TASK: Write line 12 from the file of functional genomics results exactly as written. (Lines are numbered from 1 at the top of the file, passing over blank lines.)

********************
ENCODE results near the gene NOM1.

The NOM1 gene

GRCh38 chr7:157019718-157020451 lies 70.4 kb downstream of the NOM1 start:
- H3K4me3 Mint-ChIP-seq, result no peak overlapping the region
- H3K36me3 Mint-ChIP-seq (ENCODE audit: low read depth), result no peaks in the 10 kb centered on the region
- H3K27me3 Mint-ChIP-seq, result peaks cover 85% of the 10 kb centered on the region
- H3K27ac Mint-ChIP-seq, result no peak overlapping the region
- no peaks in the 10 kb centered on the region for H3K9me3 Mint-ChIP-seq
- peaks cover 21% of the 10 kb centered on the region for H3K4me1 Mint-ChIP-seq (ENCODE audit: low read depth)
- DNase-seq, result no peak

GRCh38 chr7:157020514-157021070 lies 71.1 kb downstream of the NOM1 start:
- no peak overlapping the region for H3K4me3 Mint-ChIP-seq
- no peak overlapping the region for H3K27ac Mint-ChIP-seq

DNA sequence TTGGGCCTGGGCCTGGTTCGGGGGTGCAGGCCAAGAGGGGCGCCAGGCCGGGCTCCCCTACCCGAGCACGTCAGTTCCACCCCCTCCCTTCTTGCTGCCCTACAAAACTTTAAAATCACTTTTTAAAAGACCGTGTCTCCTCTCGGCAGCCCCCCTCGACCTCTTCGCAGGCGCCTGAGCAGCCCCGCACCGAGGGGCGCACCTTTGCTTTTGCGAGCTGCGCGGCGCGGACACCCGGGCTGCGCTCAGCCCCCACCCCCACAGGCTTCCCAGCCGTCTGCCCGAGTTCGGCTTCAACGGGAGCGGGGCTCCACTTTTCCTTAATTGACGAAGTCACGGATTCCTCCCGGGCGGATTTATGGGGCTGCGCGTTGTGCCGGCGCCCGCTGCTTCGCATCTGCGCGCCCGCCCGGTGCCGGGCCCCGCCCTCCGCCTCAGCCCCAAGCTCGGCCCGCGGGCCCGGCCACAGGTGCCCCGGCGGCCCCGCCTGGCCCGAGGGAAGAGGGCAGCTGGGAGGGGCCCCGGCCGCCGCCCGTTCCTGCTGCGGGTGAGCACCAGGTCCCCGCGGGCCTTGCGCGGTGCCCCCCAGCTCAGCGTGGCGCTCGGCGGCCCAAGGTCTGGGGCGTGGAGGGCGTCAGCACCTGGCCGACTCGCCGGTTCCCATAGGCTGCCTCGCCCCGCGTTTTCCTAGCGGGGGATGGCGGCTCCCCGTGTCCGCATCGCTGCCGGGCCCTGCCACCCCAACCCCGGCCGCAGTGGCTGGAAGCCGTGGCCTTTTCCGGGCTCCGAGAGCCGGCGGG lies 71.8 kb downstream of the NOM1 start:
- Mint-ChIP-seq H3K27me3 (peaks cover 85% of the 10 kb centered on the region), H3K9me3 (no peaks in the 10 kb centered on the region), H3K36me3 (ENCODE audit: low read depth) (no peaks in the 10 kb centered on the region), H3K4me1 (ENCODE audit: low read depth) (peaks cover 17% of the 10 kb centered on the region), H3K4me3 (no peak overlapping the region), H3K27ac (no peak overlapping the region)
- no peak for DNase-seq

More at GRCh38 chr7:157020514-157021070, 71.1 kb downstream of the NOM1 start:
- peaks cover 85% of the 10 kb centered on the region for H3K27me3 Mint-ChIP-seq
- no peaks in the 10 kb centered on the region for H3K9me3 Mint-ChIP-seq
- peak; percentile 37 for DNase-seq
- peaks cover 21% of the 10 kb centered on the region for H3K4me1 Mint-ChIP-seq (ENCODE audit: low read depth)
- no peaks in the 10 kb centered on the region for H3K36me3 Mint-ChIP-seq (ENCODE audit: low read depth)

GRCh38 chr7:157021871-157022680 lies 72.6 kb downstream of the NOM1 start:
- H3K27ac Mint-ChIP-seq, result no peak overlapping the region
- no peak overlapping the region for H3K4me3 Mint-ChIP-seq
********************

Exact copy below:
- no peak overlapping the region for H3K4me3 Mint-ChIP-seq